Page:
Thousands marched Wednesday in Caracas in support of President Nicolas Maduro, two days after the United States imposed the toughest sanctions yet on Venezuela.
Venezuela Socialist Party head Diosdado Cabello, considered the country's second most powerful leader, called the latest sanctions "a new aggression amongst the madness of genocides that govern the United States."
Others at Wednesday's rally accused President Donald Trump of wanting to "get his hands" on Venezuela.
Reporters in Caracas said most of those marching were government workers and militia members.
The Trump administration has banned all U.S. companies and individuals from doing business with the Maduro government as part of U.S. pressure to drive him from power.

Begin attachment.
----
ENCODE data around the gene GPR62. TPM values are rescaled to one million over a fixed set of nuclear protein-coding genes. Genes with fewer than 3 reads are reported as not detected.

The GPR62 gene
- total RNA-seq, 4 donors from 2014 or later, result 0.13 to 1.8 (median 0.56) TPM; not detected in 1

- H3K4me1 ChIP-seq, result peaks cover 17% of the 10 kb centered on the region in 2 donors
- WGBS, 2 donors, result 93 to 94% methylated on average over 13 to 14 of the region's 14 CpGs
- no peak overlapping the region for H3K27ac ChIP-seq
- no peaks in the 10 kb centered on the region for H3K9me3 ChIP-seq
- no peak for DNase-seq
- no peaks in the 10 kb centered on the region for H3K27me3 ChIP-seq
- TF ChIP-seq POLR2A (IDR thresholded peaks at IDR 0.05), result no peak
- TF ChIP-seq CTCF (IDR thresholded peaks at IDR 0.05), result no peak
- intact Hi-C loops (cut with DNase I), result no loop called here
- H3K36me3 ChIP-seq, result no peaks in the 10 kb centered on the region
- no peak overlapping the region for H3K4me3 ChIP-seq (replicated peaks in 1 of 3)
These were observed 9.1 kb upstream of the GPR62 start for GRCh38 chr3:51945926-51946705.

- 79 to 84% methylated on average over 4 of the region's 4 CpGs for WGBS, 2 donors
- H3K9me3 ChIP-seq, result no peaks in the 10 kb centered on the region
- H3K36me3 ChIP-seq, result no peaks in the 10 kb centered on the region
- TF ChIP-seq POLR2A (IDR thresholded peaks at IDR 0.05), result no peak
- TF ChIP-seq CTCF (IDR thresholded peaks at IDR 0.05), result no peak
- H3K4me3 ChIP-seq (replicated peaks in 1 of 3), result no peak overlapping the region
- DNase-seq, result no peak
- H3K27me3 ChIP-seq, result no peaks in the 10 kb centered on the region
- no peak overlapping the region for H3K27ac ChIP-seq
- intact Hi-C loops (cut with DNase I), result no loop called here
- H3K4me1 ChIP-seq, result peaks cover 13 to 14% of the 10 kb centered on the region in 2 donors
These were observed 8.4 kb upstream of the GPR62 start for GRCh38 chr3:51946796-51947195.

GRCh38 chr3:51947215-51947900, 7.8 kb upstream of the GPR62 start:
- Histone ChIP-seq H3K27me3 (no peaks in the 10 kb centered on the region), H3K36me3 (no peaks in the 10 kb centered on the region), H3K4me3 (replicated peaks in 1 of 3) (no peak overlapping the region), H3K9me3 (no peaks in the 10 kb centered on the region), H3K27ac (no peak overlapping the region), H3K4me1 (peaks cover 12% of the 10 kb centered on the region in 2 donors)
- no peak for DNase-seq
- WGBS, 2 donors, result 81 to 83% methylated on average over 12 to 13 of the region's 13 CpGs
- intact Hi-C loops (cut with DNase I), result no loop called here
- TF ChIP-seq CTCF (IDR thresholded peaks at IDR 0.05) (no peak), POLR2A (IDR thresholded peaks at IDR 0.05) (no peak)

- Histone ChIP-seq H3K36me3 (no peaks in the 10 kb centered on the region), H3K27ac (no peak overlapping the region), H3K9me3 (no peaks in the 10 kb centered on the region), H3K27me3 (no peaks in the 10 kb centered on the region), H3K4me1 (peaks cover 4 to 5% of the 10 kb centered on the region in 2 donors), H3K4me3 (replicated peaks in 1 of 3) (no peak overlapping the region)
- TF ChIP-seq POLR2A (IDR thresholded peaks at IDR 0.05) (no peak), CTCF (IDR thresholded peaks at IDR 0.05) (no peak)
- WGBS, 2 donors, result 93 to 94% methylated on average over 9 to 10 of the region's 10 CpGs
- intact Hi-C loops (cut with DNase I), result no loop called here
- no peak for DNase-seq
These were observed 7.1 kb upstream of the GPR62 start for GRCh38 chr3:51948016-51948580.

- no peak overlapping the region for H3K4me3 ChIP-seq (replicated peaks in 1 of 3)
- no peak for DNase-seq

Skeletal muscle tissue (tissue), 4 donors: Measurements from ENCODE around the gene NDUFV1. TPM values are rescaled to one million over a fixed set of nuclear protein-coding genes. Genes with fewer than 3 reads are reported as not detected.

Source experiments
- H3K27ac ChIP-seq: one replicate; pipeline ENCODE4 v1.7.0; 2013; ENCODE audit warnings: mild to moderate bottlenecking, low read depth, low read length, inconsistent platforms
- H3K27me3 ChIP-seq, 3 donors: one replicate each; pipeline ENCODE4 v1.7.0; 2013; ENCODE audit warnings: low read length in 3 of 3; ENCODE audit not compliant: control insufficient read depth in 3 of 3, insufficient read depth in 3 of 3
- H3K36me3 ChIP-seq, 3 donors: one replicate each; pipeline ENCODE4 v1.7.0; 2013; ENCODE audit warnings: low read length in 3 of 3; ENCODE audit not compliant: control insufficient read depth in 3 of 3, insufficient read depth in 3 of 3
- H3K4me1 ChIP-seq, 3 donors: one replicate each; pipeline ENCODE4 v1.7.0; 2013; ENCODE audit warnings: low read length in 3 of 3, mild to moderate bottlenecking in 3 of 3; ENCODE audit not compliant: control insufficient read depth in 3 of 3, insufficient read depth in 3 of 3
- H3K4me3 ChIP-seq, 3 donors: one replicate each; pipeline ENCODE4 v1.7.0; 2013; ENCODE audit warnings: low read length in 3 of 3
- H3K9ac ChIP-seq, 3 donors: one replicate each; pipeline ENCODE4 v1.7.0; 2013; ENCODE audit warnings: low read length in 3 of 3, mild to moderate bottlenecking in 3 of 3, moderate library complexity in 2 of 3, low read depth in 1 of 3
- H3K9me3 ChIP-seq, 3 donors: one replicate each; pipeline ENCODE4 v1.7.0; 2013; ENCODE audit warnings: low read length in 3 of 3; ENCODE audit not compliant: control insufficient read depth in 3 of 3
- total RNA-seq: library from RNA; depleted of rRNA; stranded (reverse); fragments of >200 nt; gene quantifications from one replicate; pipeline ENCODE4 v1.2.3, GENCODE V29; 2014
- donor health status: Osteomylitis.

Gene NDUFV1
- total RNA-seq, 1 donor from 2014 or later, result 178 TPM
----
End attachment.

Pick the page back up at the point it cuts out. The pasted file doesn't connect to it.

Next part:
The U.S. was the first of more than 50 countries to recognize opposition leader Juan Guaido as Venezuelan president.
Guaido declared himself Venezuelan leader in January, using his constitutional authority as the National Assembly president to declare Maduro's
re-election last year illegitimate because of fraud.
Russia, China, Iran and Cuba are Maduro's top defenders.
Guaido's popular uprising against Maduro earlier this year appears to have lost much of its steam, but the U.S. is still determined to see Maduro go and says military action is still on the table.
The collapse of world energy prices, corruption and failed socialist policies have wrecked the oil-rich Venezuelan economy. Basic food staples and fuel are in severely short supply, and millions of Venezuelans have fled the country.
Maduro has refused to consider early elections and has used violence against anti-government protesters.